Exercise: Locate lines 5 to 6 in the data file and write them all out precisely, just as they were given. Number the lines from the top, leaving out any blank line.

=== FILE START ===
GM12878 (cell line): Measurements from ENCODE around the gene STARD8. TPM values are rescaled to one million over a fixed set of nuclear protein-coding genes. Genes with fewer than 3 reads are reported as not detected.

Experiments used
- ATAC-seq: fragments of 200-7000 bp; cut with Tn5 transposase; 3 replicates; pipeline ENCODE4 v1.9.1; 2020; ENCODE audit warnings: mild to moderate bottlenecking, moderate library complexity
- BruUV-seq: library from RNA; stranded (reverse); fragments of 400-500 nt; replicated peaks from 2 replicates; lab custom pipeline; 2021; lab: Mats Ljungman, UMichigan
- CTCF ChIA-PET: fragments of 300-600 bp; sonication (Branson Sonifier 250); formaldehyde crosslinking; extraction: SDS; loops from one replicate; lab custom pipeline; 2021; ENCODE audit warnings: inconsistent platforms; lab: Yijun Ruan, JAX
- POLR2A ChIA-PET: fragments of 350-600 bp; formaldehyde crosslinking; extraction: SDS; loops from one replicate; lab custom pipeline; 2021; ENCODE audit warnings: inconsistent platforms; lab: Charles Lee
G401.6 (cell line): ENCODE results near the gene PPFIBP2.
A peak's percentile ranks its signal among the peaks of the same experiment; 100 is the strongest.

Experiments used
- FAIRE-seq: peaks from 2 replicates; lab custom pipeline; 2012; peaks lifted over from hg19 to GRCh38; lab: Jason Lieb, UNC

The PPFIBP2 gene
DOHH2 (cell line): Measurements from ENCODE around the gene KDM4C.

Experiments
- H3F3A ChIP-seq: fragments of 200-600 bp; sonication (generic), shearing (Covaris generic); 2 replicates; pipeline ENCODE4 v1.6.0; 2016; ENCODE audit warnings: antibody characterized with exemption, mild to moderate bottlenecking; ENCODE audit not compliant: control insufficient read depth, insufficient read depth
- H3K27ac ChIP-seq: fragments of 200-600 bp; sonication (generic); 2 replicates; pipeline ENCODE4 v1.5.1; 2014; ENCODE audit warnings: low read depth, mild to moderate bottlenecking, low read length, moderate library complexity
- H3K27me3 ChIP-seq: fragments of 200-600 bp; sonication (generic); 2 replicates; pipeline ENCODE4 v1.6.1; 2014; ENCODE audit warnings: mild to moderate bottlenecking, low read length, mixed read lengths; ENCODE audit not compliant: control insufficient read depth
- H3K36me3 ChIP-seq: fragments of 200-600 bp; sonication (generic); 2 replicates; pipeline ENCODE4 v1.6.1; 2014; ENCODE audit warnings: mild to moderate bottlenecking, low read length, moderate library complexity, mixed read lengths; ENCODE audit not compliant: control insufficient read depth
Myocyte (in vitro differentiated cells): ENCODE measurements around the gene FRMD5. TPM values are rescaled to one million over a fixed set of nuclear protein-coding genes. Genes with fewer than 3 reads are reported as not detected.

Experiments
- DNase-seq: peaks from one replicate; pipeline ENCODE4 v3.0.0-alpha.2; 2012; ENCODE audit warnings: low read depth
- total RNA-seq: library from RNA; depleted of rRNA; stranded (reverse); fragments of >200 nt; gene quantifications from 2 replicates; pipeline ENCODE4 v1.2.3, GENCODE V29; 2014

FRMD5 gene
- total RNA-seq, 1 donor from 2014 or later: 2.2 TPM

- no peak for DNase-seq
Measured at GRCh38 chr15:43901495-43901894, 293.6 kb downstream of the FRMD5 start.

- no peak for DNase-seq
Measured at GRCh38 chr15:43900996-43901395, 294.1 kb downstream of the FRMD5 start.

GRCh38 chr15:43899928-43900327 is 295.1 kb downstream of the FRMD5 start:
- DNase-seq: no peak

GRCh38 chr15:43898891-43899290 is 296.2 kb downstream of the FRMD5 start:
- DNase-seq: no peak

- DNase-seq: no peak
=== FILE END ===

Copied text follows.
- CTCF ChIA-PET: fragments of 300-600 bp; sonication (Branson Sonifier 250); formaldehyde crosslinking; extraction: SDS; loops from one replicate; lab custom pipeline; 2021; ENCODE audit warnings: inconsistent platforms; lab: Yijun Ruan, JAX
- POLR2A ChIA-PET: fragments of 350-600 bp; formaldehyde crosslinking; extraction: SDS; loops from one replicate; lab custom pipeline; 2021; ENCODE audit warnings: inconsistent platforms; lab: Charles Lee